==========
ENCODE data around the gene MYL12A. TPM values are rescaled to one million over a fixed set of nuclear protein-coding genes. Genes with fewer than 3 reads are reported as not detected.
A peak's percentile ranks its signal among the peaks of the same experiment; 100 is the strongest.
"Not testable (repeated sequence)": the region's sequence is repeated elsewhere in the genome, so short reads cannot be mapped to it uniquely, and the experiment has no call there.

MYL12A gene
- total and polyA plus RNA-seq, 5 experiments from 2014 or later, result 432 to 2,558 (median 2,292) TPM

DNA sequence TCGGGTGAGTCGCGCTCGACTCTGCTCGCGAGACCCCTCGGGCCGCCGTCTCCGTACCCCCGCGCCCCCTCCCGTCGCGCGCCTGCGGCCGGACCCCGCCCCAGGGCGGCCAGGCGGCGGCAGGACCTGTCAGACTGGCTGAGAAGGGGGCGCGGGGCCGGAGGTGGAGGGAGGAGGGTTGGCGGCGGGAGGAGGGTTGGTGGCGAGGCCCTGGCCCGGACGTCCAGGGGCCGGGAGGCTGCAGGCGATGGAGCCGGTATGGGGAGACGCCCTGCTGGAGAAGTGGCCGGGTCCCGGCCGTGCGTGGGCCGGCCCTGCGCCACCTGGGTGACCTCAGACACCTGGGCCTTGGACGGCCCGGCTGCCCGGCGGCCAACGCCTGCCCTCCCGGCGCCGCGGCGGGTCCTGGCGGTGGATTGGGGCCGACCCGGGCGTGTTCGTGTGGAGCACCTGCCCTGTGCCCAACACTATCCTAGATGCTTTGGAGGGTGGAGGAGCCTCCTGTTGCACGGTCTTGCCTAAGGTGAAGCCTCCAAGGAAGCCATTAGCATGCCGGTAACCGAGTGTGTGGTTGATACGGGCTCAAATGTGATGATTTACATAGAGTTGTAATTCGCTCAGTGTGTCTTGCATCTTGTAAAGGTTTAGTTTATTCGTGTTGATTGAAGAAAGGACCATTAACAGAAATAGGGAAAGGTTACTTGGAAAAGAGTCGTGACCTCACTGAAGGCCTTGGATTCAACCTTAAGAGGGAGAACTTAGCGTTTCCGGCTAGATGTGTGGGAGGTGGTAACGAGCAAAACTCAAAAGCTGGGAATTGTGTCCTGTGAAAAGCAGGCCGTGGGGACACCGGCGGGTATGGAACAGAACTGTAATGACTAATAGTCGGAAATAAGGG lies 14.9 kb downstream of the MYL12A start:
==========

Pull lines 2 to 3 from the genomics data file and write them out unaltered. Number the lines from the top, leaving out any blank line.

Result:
A peak's percentile ranks its signal among the peaks of the same experiment; 100 is the strongest.
"Not testable (repeated sequence)": the region's sequence is repeated elsewhere in the genome, so short reads cannot be mapped to it uniquely, and the experiment has no call there.